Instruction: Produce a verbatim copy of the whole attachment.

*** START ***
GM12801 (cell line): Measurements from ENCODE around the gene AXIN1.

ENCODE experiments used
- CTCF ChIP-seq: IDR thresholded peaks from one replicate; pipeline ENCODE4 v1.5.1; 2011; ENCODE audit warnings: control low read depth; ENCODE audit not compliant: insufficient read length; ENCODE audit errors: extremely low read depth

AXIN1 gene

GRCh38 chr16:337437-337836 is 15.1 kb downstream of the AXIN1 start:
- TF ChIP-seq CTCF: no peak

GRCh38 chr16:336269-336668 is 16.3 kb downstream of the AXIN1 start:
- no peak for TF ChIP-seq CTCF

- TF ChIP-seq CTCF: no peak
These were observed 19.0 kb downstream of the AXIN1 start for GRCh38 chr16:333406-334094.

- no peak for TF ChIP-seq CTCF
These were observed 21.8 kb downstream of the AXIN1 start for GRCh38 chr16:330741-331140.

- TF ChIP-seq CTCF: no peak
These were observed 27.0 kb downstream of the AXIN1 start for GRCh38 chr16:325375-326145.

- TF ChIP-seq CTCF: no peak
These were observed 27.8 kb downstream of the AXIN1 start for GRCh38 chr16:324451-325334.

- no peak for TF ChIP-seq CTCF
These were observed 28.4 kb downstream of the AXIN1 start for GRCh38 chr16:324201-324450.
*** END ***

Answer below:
GM12801 (cell line): Measurements from ENCODE around the gene AXIN1.

ENCODE experiments used
- CTCF ChIP-seq: IDR thresholded peaks from one replicate; pipeline ENCODE4 v1.5.1; 2011; ENCODE audit warnings: control low read depth; ENCODE audit not compliant: insufficient read length; ENCODE audit errors: extremely low read depth

AXIN1 gene

GRCh38 chr16:337437-337836 is 15.1 kb downstream of the AXIN1 start:
- TF ChIP-seq CTCF: no peak

GRCh38 chr16:336269-336668 is 16.3 kb downstream of the AXIN1 start:
- no peak for TF ChIP-seq CTCF

- TF ChIP-seq CTCF: no peak
These were observed 19.0 kb downstream of the AXIN1 start for GRCh38 chr16:333406-334094.

- no peak for TF ChIP-seq CTCF
These were observed 21.8 kb downstream of the AXIN1 start for GRCh38 chr16:330741-331140.

- TF ChIP-seq CTCF: no peak
These were observed 27.0 kb downstream of the AXIN1 start for GRCh38 chr16:325375-326145.

- TF ChIP-seq CTCF: no peak
These were observed 27.8 kb downstream of the AXIN1 start for GRCh38 chr16:324451-325334.

- no peak for TF ChIP-seq CTCF
These were observed 28.4 kb downstream of the AXIN1 start for GRCh38 chr16:324201-324450.